THE VAN­ISH­ING

SHERRI PAP­INI AB­DUC­TION MYS­TERY Po­lice re­lease new ev­i­dence in the puz­zling case of a young mother who van­ished for 22 days

WHO - - News - By San­dra So­bieraj West­fall and Chris­tine Pelisek. Re­ported by Diane Herbst

More de­tails emerge in the case of the bizarre dis­ap­pear­ance of Cal­i­for­nian woman Sherri Pap­ini.

When Cal­i­for­nia High­way Pa­trol of­fi­cers found Sherri Pap­ini near an on-ramp of In­ter­state 5 last Thanks­giv­ing morn­ing, the phys­i­cal dis­tress of the Red­ding mother of two was vivid and un­mis­tak­able. Dressed in sweats, Sherri, then 34, was 240km south of where she had gone miss­ing 22 days ear­lier, and was bound at the waist by a chain to which her left wrist was teth­ered with a ca­ble tie. Hose clamps were fixed to her an­kles in what the Shasta County Sher­iff’s Of­fice later de­scribed as “pain com­pli­ance re­straints.”

What med­i­cal per­son­nel found when Sherri was taken to Wood­land Me­mo­rial Hos­pi­tal seemed to tes­tify to her ordeal. Her right shoul­der bore the burn marks of a crude brand and her body was bat­tered all over. “She had bruises in var­i­ous stages of heal­ing,” the sher­iff’s de­part­ment said in an in­ter­nal Oc­to­ber state­ment ob­tained by WHO, “in­di­cat­ing she had been phys­i­cally as­saulted mul­ti­ple times over a pe­riod of time.”

It’s been a year since Sherri’s hus­band, Keith, di­aled 911 on the af­ter­noon of Nov. 2, 2016, to re­port her miss­ing. Author­i­ties say they combed through more than 600 tips, and are fi­nally re­leas­ing de­tails of the case that has mys­ti­fied both law en­force­ment de­tec­tives and arm­chair crime-watch­ers who were trans­fixed by last year’s head­lines about the young mother who van­ished while out for a morn­ing jog. Po­lice sketches of the two fe­male ab­duc­tors Sherri de­scribed to po­lice were made pub­lic on Oct. 25, along with the most com­plete recita­tion to date of the ev­i­dence in­ves­ti­ga­tors have com­piled over 12 months, in­clud­ing the au­dio of Keith’s 911 call and the fact that both fe­male and male DNA ev­i­dence was re­cov­ered from Sherri’s cloth­ing and body. And yet, de­spite a year of what Sgt. Brian Jack­son, of the Shasta County Sher­iff’s Of­fice, calls “weekly con­tact with the Pap­i­nis” and “off-and-on-type in­ter­views” with Sherri, author­i­ties ad­mit they have lit­tle new to go on. Be­cause of her poor rec­ol­lec­tion, Sherri has pro­duced in­for­ma­tion only “in pieces,” the sher­iff’s of­fice says.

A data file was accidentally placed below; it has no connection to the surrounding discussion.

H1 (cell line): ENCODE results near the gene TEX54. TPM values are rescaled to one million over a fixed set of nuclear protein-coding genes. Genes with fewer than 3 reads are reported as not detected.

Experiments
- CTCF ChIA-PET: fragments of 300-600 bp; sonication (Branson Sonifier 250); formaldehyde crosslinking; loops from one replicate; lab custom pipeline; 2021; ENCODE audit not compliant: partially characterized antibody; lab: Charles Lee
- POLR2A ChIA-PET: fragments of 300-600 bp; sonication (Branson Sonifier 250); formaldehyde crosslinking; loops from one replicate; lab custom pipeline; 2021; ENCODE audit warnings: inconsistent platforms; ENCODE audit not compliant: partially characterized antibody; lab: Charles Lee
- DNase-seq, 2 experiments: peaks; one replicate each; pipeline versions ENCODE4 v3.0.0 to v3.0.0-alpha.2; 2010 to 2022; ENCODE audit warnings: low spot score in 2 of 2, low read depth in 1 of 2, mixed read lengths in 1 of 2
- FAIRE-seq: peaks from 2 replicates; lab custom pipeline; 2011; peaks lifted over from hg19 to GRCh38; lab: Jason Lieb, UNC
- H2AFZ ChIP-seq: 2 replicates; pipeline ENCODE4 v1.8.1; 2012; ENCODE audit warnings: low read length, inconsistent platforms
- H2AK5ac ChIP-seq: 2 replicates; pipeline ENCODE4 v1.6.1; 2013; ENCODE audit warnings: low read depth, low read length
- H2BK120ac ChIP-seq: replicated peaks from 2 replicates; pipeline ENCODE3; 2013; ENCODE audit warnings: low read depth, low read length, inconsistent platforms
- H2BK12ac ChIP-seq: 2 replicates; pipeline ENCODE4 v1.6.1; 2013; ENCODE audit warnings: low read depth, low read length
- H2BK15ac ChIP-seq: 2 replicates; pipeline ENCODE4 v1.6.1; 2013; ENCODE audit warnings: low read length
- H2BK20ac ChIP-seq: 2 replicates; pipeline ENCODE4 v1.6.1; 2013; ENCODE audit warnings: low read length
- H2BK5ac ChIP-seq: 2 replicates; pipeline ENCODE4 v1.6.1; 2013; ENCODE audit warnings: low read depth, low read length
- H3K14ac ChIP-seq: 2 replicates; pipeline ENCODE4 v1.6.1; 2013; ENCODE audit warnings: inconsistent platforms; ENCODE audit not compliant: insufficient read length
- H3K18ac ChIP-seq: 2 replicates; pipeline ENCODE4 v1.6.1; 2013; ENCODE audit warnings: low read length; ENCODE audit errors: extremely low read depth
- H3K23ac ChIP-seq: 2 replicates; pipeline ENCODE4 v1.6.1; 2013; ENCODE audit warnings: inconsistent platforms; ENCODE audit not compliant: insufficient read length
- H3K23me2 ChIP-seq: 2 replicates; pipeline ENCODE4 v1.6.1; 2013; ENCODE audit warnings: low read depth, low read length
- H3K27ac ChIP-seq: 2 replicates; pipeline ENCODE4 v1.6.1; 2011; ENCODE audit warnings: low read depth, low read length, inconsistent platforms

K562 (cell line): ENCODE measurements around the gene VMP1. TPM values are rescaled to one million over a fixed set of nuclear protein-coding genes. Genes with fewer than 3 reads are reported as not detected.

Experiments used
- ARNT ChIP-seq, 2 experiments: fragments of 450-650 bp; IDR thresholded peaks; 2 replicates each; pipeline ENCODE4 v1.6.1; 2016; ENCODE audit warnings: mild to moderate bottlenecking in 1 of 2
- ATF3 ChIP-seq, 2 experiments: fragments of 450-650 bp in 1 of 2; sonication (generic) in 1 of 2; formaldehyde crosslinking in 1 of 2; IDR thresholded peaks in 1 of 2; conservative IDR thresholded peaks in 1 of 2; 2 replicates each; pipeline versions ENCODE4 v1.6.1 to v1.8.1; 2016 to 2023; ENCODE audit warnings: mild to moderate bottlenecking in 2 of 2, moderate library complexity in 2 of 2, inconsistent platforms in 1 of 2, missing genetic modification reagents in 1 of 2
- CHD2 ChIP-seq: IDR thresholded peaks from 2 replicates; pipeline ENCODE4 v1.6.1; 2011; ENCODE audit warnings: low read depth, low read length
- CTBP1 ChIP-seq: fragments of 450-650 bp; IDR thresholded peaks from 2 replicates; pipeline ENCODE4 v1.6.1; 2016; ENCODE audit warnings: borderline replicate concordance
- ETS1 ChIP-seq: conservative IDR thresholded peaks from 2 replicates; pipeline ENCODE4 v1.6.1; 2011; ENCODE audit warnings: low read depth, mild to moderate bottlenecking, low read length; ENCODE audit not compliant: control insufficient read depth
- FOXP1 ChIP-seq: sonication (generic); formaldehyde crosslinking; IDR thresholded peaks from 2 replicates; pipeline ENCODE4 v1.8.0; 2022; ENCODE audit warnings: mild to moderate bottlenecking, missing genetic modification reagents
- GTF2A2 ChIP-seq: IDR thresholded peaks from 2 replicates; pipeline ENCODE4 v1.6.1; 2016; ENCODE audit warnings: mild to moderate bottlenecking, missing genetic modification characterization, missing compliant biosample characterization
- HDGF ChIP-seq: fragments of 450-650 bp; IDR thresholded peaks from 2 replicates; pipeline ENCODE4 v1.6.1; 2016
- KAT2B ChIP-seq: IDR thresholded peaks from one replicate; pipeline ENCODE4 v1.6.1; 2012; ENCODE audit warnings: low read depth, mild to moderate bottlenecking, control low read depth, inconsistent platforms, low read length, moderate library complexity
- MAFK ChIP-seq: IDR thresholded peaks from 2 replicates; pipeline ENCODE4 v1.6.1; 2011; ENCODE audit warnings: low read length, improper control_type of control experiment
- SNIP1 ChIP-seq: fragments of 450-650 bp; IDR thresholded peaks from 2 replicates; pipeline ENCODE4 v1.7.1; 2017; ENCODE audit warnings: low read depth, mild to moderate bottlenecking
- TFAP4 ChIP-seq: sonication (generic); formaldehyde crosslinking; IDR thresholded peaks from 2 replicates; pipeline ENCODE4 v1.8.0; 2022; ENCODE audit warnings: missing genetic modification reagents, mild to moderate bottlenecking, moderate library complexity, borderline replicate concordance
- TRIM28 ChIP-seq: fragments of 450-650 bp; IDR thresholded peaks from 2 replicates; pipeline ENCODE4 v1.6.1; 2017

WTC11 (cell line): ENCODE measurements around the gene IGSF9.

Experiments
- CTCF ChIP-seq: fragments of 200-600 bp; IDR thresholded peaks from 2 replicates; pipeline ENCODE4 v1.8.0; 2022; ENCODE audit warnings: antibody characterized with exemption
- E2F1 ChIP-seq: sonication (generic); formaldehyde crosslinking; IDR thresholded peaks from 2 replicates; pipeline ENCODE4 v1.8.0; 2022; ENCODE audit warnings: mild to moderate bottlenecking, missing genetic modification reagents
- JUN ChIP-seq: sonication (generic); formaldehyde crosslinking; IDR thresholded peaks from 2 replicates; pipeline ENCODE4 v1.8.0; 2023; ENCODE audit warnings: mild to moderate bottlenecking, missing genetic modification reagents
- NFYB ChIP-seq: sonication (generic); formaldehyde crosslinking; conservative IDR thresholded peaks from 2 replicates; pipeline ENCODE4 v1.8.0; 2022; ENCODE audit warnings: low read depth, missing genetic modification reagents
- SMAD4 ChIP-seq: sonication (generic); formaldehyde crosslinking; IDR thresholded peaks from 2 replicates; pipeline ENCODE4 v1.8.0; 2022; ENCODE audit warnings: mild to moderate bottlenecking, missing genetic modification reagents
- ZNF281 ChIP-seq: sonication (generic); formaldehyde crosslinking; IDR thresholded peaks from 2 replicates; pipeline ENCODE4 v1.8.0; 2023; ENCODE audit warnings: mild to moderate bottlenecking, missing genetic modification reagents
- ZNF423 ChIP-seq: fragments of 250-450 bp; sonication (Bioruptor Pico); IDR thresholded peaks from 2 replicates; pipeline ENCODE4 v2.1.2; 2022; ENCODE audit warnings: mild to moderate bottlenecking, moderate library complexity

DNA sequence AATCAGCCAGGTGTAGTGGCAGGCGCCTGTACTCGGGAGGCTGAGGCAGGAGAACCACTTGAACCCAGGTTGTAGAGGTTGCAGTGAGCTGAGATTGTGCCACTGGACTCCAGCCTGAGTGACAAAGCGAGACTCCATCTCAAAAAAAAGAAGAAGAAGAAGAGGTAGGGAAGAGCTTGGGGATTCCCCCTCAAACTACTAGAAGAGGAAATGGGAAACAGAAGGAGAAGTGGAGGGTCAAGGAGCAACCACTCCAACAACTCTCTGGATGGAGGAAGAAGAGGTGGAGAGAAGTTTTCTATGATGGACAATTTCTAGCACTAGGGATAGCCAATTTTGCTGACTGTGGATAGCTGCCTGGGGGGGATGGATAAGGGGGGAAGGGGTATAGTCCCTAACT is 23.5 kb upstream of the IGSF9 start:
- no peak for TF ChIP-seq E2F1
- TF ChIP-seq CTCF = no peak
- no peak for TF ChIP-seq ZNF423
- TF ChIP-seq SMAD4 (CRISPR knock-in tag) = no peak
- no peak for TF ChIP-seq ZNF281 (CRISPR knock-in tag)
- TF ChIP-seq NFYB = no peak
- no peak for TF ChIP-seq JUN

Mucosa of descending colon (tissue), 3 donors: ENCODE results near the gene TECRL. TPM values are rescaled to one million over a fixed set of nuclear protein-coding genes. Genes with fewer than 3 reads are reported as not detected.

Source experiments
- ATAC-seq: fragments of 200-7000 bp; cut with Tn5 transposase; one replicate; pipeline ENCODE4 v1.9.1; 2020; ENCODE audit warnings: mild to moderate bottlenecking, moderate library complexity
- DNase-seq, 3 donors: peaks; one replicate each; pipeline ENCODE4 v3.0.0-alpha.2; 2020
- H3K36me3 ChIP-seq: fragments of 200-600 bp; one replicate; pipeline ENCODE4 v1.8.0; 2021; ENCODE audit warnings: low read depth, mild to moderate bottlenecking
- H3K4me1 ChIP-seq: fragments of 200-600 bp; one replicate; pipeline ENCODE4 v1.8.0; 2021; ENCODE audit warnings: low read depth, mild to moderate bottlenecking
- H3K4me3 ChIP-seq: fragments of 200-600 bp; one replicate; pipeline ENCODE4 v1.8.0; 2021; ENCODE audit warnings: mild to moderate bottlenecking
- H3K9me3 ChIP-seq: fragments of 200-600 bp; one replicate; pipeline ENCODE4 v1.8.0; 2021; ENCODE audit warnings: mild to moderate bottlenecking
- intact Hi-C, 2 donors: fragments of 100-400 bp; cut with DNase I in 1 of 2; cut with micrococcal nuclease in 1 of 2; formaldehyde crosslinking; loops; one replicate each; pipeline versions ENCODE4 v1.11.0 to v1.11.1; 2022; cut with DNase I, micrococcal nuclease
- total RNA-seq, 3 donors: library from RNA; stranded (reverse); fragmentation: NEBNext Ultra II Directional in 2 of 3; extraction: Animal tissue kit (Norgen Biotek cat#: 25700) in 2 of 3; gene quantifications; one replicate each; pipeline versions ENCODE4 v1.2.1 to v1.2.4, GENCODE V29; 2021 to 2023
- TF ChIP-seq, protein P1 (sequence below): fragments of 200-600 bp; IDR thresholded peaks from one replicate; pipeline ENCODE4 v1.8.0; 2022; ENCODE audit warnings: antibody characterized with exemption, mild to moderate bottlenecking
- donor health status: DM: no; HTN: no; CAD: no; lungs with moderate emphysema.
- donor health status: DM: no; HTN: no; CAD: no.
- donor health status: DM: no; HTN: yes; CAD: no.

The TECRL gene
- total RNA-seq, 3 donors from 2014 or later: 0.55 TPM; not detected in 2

Her spotty mem­ory—com­bined with in­con­sis­ten­cies in her ac­count—have only deep­ened sus­pi­cions and raised ques­tions on true-crime web­sites where arm­chair de­tec­tives de­bate the specifics of the case. “If it was truly an ab­duc­tion, I am con­cerned for the peo­ple of Shasta County,” says Trudy Nick­ens, founder of the Nor-cal Al­liance for the Miss­ing, which or­gan­ised last year’s mas­sive civil­ian search for Sherri. “Why would it take a year to re­lease a com­pos­ite of the pre­sumed kid­nap­pers? I don’t un­der­stand it.”

For their part, the Pap­i­nis have kept quiet and out of the pub­lic eye. In a state­ment, Keith thanked “all of the many peo­ple who have pub­licly and pri­vately sup­ported us over the last year, your well-wishes have helped be­yond mea­sure,” and said he hopes the new in­for­ma­tion re­leased by po­lice will lead to the swift cap­ture of Sherri’s kid­nap­pers. Be­yond that, he begged for pri­vacy for them and their chil­dren—son Tyler, 5, and daugh­ter Vi­o­let, 3—“as Sherri con­tin­ues to heal and we work to­wards putting our lives back

to­gether.” On th­ese facts, Sgt. Jack­son and the Shasta County Sher­iff’s Of­fice are de­fin­i­tive: Sherri resur­faced after 22 days badly bat­tered, with her long hair chopped short. She said she had not been sex­u­ally as­saulted in captivity and her med­i­cal exam con­firmed as much. Yet-uniden­ti­fied male DNA was found on Sherri’s cloth­ing, which was given to her by her cap­tors. Un­known fe­male DNA was col­lected from a swab of Sherri’s body. Prior to her dis­ap­pear­ance, Sherri had been tex­ting with a “male ac­quain­tance” in the Detroit area about meet­ing while he was due to be in Cal­i­for­nia on busi­ness days be­fore she went miss­ing. “We went to Michi­gan and ruled out him as hav­ing any part in her dis­ap­pear­ance,” Jack­son says. As for whether Sherri and the man did meet, Jack­son says they did not. But he won’t ad­dress spec­u­la­tion that the two may have had a ro­man­tic re­la­tion­ship. “We aren’t ready to re­lease that,” he says, adding of the mys­tery man,“it was a prior con­tact that she had years be­fore. Some­body she met and kept in con­tact with.” As far as Keith’s in­volve­ment goes, po­lice say he sub­mit­ted to a poly­graph test that found “no de­cep­tion” and has vol­un­teered for ad­di­tional lie-de­tec­tor tests. “De­tec­tives utilised all re­sources to de­ter­mine if Sherri Pap­ini’s dis­ap­pear­ance was vol­un­tary or in­vol­un­tary,” the sher­iff’s of­fice said. “The in­ves­ti­ga­tion is still con­tin­u­ing.”